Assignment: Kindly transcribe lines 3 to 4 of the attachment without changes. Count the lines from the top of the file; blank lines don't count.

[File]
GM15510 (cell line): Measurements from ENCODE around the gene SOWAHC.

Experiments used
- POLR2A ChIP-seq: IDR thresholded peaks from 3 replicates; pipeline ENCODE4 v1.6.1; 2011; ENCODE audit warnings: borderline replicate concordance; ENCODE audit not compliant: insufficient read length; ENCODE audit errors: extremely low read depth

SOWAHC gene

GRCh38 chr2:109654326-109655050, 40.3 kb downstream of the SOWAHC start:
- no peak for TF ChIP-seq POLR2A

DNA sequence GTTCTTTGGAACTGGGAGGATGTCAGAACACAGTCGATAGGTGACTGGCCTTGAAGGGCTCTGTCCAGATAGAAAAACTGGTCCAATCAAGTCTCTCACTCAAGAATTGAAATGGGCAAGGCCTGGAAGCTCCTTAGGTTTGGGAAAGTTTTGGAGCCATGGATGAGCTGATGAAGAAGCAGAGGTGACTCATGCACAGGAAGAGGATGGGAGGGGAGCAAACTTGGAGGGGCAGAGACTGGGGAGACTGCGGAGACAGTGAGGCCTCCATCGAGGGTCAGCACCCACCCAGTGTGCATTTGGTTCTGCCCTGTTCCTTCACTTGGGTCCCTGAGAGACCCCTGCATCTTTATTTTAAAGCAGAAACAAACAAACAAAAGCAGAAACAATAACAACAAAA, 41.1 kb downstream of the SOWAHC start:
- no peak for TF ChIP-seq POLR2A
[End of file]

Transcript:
- POLR2A ChIP-seq: IDR thresholded peaks from 3 replicates; pipeline ENCODE4 v1.6.1; 2011; ENCODE audit warnings: borderline replicate concordance; ENCODE audit not compliant: insufficient read length; ENCODE audit errors: extremely low read depth

SOWAHC gene